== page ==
Friday, 14 January 2022

Westward Ho!

After a quicker trip than I had expected to northern Ontario, I was off to British Columbia in search of winter seabirds, including a Yellow-billed Loon, which would be another Lifer.  Of course, just as I got back from Ottawa to get on my flight to Vancouver, a Brambling showed up east of Montreal.  I’m hoping that the Brambling in BC is still there. Of course, with my luck, the bird flew east while I flew west. Perhaps, instead of flying back to Toronto, I’ll have to fly to Montreal if I can’t get a Brambling here.

Yesterday, I did see a huge flock of Bohemian Waxwings.  They are the darker cousin of the Cedar Waxwings; the Darth Vader to the Cedar Waxwing’s Luke Skywalker, of which, I saw just three.  There must have been 60 to 100 individuals in the Bohemian flock.   I feel a kinship to the Bohemian Waxwings this year, since we both lead nomadic lives.  They search for berries, I search for birds.  And on a gray day, these gray birds did not photograph well, so these only qualify as “record” photos.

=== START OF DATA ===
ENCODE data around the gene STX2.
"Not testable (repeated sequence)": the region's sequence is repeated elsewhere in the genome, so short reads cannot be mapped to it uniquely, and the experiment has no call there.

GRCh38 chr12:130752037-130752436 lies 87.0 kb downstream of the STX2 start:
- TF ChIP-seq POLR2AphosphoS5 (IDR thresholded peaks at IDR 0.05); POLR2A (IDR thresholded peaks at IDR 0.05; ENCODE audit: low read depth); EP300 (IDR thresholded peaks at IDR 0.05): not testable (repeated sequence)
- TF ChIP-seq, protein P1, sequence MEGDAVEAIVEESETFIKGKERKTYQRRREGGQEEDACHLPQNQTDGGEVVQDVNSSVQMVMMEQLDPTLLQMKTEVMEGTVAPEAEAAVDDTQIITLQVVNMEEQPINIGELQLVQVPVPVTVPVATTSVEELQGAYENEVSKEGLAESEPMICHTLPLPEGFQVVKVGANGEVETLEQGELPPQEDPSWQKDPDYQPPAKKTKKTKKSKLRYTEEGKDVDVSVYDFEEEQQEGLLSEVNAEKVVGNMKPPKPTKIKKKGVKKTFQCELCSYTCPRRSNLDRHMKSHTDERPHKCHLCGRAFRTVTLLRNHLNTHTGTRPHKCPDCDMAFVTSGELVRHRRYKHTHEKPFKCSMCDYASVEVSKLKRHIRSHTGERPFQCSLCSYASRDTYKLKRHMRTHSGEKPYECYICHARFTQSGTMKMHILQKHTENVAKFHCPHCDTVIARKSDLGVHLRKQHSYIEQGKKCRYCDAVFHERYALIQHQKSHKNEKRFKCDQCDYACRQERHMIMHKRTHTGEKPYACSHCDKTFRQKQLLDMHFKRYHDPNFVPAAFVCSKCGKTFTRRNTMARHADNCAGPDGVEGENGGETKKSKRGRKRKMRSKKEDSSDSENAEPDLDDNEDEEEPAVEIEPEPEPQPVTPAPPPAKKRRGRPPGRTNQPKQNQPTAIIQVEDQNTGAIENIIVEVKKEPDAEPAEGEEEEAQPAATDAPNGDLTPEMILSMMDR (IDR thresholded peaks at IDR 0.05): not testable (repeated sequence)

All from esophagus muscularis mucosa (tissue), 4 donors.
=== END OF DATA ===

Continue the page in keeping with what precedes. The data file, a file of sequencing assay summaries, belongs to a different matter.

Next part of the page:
I had to drive directly back to Toronto so I could be rested for my flight to Vancouver this morning.  As flights during the era of Covid, it went quite smoothly even with being on the plane for nearly 5 hours, which included two movies and Episode 3 of the Book of Boba Fett. From the airport to the car rental kiosk and onto the Nanaimo bount ferry, took the better part of three more hours. I did add several birds to the year list on the boat, including Short-billed Gull, the western cousin of the Common Gull I missed on the east coast earlier this month.  Along the way there were many Glaucous-winged Gulls, a Common Murre and even Common Mergansers, which I had yet to see this year.

Finally, I was on my way to Surfside Drive with its view of the Salish Sea and, I could only hope, my target of the day.  I arrived at around 4pm local time, meaning it had been more than 12 hours since I had embarked on this cross country chase.  And it was over in less than 10 minutes of scanning the water.  The Yellow-billed Loon was in my scope and I had added a Lifer to my ABA list, number 692, as I edge closer to the 700 Club.  It was distant and diving and I was losing light so all I got was a fuzzy digiscoped photo.

However, there were Black Oystercatcher too and I was able to get a couple of shots of them before it got too dark.  I shall go back in the morning, try to get photos of the loon and then head down to Victoria for the day.  I think I’ll stop for the night, here.  Been a long day, and I need my birdy sleep.

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